In every bite of these King Cake Donuts, I am taken back to the place where the music, laughter, and aroma of King Cake filled the air. New Orleans has a way of leaving an indelible mark on your soul, and for me, that mark is sweetened by the celebration of a milestone birthday in a magical city.


Please let me know by leaving a review below. If you snap a photo, please share it on Instagram; be sure to tag me @themotherroaddietitian


King Cake Donuts

Laissez les bon temps rouler with these homemade King Cake Donuts, a delightful twist on the traditional Mardi Gras treat. Infused with warm cinnamon notes and topped with vibrant purple, green, and gold sugar, each bite transports you to the lively streets of the French Quarter. Don't forget the baby! Share the joy of Mardi Gras with family and friends as you recreate the magic of New Orleans in your kitchen.
Course Breakfast, Brunch, Snack
Cuisine American
Keyword holiday
Prep Time 2 hours 30 minutes
Cook Time 5 minutes
Total Time 2 hours 35 minutes
Servings 13 donuts


  • Stand Mixer
  • Rolling Pin
  • Ruler
  • Heavy-bottomed pot
  • 2 1/2" cookie cutter or round glass
  • Plate


  • 1 tablespoon dry active yeast
  • ½ cup warm water 100-110 degrees F
  • ½ cup buttermilk
  • 3 tablespoons shortening melted
  • 3 tablespoons sugar
  • 1 teaspoon cinnamon
  • 3 cups flour
  • 3 teaspoons baking powder
  • 1 teaspoon salt
  • vegetable oil
  • 2 ½ cups sifted powdered sugar
  • ¼ cup milk
  • 1 teaspoon vanilla
  • 1 teaspoon lemon juice
  • plastic baby dolls
  • purple, green, and gold sanding sugar


  • Dissolve yeast in warm water in a large bowl; let stand 5 minutes.
  • Add buttermilk, shortening, sugar, cinnamon, and 1 1/2 cup flour, baking powder and salt; mix well.
  • Add enough remaining flour to make a soft dough.
  • Turn dough onto a floured surface and knead several times.
  • Roll dough to 1/2 inch thick and cut with a 2 1/2 inch doughnut cutter.
  • Place doughnuts on lightly floured surface, cover and let rise 45 minutes or until double in siize.
  • In a heavy bottom saucepan or pot, heat 2-3 inches of oil to 360 F.
  • Drop in 4 or 5 doughnuts at a time.
  • Cook about 2 minutes or until lightly golden in color, turning once.
  • Drain well on paper towels.

Donut Glaze

  • Combine powdered sugar, milk, vanilla, and lemon juice and stir until smooth.
  • Dip each doughnut in glaze while still warm; allow excess glaze to drip off.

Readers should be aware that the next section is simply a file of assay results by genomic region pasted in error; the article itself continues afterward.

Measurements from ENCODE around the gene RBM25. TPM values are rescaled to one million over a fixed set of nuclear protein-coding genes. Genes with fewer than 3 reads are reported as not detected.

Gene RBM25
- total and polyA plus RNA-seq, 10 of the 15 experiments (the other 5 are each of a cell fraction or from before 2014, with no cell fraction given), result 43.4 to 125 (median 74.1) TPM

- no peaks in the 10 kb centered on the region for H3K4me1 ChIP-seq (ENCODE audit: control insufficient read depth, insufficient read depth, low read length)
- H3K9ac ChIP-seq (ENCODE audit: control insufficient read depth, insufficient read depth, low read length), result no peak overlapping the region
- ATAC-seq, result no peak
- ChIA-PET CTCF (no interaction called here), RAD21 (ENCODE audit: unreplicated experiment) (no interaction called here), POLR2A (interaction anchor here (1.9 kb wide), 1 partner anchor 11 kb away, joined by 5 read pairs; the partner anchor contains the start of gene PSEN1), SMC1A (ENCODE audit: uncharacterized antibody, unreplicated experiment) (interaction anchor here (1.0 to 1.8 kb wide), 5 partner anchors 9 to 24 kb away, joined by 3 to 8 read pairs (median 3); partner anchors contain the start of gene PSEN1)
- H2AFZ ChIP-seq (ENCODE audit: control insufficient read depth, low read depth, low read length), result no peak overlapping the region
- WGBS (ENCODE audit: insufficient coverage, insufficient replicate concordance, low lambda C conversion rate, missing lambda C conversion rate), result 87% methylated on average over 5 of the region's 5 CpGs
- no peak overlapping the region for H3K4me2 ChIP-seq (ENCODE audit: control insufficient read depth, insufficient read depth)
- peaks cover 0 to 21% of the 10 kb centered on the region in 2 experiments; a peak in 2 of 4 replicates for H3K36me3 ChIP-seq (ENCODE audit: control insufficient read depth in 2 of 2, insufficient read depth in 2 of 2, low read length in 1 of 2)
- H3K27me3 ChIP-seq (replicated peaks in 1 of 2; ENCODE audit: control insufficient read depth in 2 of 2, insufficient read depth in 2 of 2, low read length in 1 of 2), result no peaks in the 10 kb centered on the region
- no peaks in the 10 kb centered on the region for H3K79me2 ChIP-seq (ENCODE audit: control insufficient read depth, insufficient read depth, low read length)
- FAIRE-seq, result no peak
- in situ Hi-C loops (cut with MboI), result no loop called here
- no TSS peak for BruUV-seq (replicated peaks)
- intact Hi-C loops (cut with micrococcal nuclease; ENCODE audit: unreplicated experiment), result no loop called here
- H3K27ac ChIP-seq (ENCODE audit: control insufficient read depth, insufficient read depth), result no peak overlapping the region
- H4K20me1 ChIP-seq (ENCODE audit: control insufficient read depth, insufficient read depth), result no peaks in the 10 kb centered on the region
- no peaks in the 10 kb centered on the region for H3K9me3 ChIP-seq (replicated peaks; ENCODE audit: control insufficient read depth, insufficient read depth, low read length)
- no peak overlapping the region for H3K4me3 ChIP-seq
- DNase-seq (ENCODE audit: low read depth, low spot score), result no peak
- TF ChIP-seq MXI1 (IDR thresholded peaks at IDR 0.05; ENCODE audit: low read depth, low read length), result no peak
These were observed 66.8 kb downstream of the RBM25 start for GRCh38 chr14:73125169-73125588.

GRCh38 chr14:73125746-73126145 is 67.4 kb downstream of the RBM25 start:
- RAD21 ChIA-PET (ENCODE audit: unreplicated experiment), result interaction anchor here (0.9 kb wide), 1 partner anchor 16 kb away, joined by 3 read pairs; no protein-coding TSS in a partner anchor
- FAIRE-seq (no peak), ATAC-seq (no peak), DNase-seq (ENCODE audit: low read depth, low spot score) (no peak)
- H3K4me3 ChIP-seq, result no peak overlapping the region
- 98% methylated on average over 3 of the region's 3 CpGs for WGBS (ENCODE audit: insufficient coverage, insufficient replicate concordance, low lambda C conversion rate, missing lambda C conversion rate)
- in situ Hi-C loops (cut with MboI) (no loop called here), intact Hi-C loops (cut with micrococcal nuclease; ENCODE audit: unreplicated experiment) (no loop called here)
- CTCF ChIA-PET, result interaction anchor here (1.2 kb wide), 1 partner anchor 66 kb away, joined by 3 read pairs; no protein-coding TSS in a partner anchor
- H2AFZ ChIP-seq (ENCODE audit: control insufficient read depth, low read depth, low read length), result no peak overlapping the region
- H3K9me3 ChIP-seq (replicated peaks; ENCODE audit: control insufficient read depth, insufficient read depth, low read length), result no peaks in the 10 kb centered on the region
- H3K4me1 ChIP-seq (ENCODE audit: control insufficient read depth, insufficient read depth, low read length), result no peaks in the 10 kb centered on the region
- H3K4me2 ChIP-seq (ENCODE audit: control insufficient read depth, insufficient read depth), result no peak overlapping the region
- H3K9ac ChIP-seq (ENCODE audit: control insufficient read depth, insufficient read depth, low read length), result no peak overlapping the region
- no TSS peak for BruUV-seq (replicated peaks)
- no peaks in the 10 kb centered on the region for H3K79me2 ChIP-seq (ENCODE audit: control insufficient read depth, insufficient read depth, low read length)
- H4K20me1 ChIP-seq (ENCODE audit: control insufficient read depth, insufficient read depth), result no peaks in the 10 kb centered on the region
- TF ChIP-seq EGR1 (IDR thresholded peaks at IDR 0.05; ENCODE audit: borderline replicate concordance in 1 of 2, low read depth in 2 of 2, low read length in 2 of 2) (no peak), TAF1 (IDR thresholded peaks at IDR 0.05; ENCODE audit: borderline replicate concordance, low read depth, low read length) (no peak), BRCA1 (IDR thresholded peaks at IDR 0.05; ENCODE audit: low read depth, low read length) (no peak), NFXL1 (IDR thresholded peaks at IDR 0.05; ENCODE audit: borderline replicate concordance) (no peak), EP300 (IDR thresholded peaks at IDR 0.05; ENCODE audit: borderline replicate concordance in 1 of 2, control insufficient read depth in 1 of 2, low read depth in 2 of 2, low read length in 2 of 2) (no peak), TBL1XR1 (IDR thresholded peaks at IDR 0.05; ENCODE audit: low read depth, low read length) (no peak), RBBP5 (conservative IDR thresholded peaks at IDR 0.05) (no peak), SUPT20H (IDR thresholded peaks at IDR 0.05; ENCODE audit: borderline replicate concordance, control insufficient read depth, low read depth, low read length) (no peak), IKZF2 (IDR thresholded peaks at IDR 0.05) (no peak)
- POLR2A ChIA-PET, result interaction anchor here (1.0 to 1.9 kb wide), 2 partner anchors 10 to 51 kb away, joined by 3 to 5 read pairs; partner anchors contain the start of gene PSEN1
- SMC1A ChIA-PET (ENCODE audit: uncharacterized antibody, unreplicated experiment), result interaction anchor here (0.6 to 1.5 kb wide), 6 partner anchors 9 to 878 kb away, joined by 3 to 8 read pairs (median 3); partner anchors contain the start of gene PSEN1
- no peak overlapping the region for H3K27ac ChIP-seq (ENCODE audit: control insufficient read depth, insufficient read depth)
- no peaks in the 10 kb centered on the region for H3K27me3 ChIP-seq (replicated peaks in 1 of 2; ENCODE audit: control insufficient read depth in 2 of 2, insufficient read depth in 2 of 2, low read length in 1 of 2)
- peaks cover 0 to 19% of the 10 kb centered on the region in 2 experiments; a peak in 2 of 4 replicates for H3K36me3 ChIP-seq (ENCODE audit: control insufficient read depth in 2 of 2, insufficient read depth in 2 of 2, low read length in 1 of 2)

• Pour sanding sugar on a plate, alternating colors (try not to mix the colors too much)
  • While glaze is still wet, gently place one donut at a time, glaze side down onto sanding sugar. Gently press donut in a twiusing motion so that the sanding sugar sticks.
  • Place baby on top of each donut
  • Cool on wire rack or serve warm.

Is it Bad to Emotionally Eat?

Emotionally eating is complicated.

Everyone experiences emotional eating because it is a safe coping mechanism.

When it begins to impact your overall wellbeing, it can pose challenges because eating doesn’t address the root cause of your emotions. Your body naturally craves food for survival, and the act of eating can activate your brain’s reward system, providing a sense of well-being. Eating releases dopamine, a neurotransmitter associated with pleasure. Food cannot permanently resolve feelings of stress, anxiety, boredom, loneliness, sadness, or fatigue. For some, turning to food can lead to feelings of guilt and shame, adding another layer of complexity.

Food is woven into various aspects of our lives.

Food is a part of celebrations, a gesture of care during tough times, and a means of social connection.

Food can sometimes play a role in dealing with intense emotions, however, it’s important to recognize if and when a more effective coping mechanisms is more appropriate.

Emotional eating can be triggered by a variety of external factors such as:

  • Work
  • Finances
  • Health
  • Relationship
  • School
  • Globally issues

Emotionally eating can stem from various reason. The food insecurity and/or food accessibility can also contribute to emotional eating.

Emotional eating, on its own, is not classified as an eating disorder, although it can be an early sign of disordered eating patterns that may escalate to an eating disorder.